Moving on, scientists say we need to look beyond biology to slow aging. A trio of recent studies highlight the need to incorporate behavioral and social science alongside the study of biological mechanisms in order to slow aging. The researchers, who study aging and are members of the National Academy of Medicine, highlight the importance of social factors in aging. The researchers point out that these social factors are missed in studies on animal models which can limit their findings’ applicability in humans. The researchers say that factors such as stress and early life adversity, psychiatric history, personality traits, intelligence, loneliness and social connection, and purpose in life are connected to a variety of late-life health outcomes. One of the studies proposes five “social hallmarks of aging” which should receive more attention and research. The presence of these five factors were strongly associated with older adults having difficulty with activities of daily living, experiencing problems with cognition, and multimorbidity (which is having five or more diseases) even when controlling for biological measurements. “Variability in human aging is strongly related to the social determinants of aging; and it remains so when extensive biology is introduced as mediating factors. This means that the social variability in the aging process is only partly explained by the biological measures researchers currently use,” said Eileen Crimmins, a University of Southern California Davis School of Gerontology professor and American Association of Retired Persons Chair in Gerontology. However, not all types of stress are equal, and, in fact, some are salutary or beneficial for health. Chronic or toxic stress can accelerate biological aging processes, whereas low-dose, intermittent stress can improve resistance to damage, slowing aging. The types, timing, and frequency of hormetic stress need to be better delineated in order to be useful to human aging research and interventions, according to these studies. Overall, this is a welcome call for broader and more nuanced understanding of the factors driving aging and what we can do about them. So, if this story peaked your interest, then we have good news because there will be some articles about this topic coming up soon on Lifespan.io.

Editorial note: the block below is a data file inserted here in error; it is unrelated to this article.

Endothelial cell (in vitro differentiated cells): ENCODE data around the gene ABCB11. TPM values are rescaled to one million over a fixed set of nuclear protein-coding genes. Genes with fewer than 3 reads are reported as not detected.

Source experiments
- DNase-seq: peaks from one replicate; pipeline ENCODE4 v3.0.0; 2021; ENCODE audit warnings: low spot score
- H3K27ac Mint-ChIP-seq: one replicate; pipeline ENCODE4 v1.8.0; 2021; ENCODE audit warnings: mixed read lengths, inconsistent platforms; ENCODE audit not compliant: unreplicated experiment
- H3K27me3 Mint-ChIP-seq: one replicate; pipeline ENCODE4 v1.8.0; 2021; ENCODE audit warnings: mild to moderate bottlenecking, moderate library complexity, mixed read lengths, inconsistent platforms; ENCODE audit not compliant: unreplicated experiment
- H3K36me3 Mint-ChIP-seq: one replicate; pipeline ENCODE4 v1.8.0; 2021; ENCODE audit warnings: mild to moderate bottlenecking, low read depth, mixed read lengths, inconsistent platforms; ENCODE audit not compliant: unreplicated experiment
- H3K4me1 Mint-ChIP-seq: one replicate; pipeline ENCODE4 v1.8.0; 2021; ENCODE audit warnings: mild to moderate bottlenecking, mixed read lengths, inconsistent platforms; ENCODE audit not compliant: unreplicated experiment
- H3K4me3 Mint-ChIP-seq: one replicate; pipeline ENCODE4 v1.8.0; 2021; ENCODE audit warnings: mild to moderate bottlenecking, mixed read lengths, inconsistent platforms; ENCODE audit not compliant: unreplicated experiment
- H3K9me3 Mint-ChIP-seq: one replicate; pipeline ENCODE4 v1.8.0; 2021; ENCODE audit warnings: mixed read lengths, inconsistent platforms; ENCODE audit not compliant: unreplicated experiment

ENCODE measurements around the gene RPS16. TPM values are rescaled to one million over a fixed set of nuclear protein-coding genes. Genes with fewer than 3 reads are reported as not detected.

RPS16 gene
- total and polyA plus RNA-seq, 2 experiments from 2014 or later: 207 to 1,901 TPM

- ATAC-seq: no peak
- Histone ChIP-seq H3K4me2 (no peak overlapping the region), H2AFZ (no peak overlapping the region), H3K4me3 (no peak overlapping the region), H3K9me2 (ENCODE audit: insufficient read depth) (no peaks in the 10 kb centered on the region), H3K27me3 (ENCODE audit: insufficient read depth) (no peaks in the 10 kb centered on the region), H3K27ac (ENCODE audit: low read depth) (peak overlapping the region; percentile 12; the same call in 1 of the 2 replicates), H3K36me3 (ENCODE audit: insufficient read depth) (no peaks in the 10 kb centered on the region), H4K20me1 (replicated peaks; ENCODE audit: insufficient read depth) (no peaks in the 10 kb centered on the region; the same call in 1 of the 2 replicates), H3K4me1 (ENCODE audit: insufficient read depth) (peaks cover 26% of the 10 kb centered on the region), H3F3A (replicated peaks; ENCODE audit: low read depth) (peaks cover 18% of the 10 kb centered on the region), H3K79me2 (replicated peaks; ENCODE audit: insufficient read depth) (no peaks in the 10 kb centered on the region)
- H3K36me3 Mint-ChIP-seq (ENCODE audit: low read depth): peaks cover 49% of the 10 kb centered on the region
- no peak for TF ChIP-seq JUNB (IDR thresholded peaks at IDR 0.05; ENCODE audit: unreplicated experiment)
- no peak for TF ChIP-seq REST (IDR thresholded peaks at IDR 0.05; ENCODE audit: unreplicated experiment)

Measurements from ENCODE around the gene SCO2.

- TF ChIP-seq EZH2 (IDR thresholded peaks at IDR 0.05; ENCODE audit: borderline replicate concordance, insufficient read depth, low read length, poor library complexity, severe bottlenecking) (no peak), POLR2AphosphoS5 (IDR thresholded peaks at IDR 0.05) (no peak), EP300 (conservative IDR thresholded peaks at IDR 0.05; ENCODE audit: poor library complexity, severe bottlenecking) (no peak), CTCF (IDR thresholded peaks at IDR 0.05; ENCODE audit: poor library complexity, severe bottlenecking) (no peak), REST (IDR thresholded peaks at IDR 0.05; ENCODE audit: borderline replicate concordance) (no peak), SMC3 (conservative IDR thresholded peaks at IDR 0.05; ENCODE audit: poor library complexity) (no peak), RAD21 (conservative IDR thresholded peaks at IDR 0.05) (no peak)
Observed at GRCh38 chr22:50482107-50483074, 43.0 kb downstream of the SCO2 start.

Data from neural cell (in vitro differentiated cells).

For our final story, can we actually inherit memories from our ancestors? The latest Science to Save the World episode focused on the possibility that ancestral memories might be passed on from one generation to another. Experiments have shown that mice exposed to a frightening stimulus they’d never encountered before were more scared of this stimulus if their parents had been exposed to this stimulus during their lives. The research suggests that the mechanism behind this phenomenon is epigenetic in nature, and while this doesn’t mean you can inherit actual memories from your parents, it’s still a very intriguing result. I’ve been interested in this topic for many years, so I found this episode extremely fascinating. You can learn all about it on Science to Save the World. As always, check the description below for a link to this episode.
That’s all the news for this video. Before you go, there’s a few quick, free and simple things you can do to help us solve the human aging problem. If you haven’t already, please like this video, share this video on social media. Make sure you’re subscribed with the bell turned to All Notifications to ensure you don’t miss any videos. Is there a recent life extension story that you think we should have included in one of our recent videos but haven’t yet? And, which of the stories from this video excited you the most? Let us know what you think in the comments below. We really appreciate it, and we look forward to seeing you in the next episode at least as healthy as you are now.